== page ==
The US federal government owes you $23,871. Really, it does!

time cover

Time magazine’s cover is trying to scare economically illiterate people.   Time’s reasoning is exactly the same as the absurd reasoning I used to calculate the numbers in the title above. The U.S. federal government owes 56% of its debt to Americans, so the US government would literally have to pay, “every American man, woman and child [$23,871] to erase” the government debt to Americans.  Does that number make you feel any better?   Unfortunately, the government probably won’t be paying much of that money to you. You probably don’t own that much government debt because the richest 3% of Americans hold 52% of total U.S. wealth (according to Fed data).  Thus the US government will be paying the majority of that money to the richest 3%.  Some of those wealthy investors love to pay for reminders (like Time just published for free) about that big debt we owe them so that the rest of us don’t forget.  Time magazine’s reasoning appeals to a lot of those wealthy bond holders that want the average American to pay higher taxes (or maybe cut Social Security or other programs) to pay off the debt, and maybe they think they can scare us into accepting a bleaker future to pay them off, but the reality is that the median American isn’t currently obligated pay much of the money back because America still has somewhat progressive taxation.  Unless they succeed in making taxation a lot less progressive, the wealthiest bond holders will pay the taxes to pay a lot of that money back to themselves.

It would be more accurate for me to state the amount that the government owes to the median American (closer to $0) rather than stating the mean amount of debt that the government owes us ($23,871).  Time’s cover story would also be more accurate if it attempted to asses the median amount that taxpayers can expect to pay to cover the federal debt, but Time is trying to scare people with mean numbers.  The median amount that Americans will pay would be a much more accurate and less alarming statistic because wealthier people pay more taxes, but even that number isn’t particularly relevant to the median American’s well-being for several reasons that Matt Yglesias explains. The Time cover story is by James Grant who has a long reputation as a flaky gold bug who has a tradition of making bad predictions about inflation. Paul Krugman notes that he is a…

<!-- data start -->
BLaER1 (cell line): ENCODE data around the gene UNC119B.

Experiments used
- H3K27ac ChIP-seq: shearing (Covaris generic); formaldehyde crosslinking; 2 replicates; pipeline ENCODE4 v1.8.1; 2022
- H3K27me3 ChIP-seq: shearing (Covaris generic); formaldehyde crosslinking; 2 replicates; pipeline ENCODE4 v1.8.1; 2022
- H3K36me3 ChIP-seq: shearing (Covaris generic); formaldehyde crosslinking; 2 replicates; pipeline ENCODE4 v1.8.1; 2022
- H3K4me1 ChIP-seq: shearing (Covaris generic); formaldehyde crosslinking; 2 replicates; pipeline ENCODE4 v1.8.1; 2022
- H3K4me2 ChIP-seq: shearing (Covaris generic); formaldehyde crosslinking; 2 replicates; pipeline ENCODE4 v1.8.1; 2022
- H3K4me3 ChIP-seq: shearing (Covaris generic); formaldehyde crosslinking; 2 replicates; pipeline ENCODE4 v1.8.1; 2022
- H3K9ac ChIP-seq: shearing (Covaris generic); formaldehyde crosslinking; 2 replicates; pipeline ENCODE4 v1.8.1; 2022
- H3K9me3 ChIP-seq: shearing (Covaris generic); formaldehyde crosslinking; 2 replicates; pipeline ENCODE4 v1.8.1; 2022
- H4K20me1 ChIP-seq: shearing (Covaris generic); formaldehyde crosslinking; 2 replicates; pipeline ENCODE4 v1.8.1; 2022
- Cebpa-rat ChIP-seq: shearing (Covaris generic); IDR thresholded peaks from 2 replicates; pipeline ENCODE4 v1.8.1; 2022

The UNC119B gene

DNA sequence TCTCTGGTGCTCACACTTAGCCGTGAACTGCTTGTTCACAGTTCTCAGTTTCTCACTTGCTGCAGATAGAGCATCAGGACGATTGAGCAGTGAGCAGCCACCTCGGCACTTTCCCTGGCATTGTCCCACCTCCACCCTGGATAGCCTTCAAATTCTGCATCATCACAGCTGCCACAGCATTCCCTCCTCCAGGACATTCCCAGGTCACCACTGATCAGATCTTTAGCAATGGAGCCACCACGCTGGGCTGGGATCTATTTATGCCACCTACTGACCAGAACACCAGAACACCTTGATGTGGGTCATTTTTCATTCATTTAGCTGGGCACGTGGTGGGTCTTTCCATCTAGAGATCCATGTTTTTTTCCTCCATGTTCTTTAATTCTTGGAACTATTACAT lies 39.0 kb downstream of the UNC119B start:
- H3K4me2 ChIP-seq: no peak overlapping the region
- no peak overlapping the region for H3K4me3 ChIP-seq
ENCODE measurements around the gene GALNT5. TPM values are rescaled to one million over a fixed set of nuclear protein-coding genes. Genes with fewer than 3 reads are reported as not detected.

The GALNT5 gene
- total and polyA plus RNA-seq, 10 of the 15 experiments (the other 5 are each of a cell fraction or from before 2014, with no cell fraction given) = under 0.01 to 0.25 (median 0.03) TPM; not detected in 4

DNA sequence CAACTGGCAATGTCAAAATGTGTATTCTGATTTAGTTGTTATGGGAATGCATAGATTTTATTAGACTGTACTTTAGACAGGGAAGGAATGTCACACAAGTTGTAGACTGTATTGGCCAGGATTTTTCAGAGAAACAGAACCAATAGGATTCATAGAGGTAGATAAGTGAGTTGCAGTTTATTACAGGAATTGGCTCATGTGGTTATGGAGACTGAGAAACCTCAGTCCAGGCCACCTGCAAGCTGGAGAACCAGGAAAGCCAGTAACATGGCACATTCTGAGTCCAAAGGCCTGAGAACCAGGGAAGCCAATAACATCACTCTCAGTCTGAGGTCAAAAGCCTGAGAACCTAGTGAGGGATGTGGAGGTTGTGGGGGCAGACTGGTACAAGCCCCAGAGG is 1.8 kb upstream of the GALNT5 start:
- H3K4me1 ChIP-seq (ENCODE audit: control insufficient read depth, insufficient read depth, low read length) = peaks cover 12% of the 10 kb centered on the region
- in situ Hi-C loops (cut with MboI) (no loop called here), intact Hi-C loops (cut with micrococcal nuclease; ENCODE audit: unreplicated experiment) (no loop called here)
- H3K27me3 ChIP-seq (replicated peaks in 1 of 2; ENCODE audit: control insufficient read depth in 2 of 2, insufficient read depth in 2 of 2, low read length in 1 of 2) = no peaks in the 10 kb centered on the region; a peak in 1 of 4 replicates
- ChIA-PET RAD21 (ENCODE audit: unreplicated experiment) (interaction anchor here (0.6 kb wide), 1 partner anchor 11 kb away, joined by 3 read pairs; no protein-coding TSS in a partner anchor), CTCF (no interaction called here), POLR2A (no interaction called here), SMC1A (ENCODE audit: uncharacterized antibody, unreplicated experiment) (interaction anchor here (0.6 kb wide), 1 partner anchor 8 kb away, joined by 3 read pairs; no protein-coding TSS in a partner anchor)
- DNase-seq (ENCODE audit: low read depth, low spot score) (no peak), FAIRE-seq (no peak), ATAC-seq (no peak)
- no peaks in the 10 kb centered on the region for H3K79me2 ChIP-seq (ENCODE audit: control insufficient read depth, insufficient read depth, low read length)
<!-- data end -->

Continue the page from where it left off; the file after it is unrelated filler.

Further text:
signatory of the infamous 2010 letter warning Ben Bernanke that his policies would cause inflation and debase the dollar, [and a] crusader for a return to the gold standard.

Grant continues to pine for a return to the gold standard in the Time cover story.  If Grant thinks that gold is better than government bonds, then he can just buy gold.  He doesn’t have to force the entire U.S. economy to use gold for him to be able to have whatever security he thinks there is in having gold.

Grant’s story also says America is insolvent. He complains that the government can print money and that private investors are lending money to the U.S. government at, “an average of just 1.8%.” How can the government be “insolvent” when it has the power to print money.  I wouldn’t be worried about my debts if I could legally print money.  And why would private investors lend vast amounts of money to an “insolvent” government for just 1.8%?  Grant is wrong. private lenders charge the U.S. government the lowest interest rates of anyone who borrows in dollars because investors put great faith in the solvency of the U.S. government.

Note: The $23,871 mean debt that the government owes each American was calculated using Treasury data for total debt and debt held by foreigners.

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Posted in Macro, Public Finance

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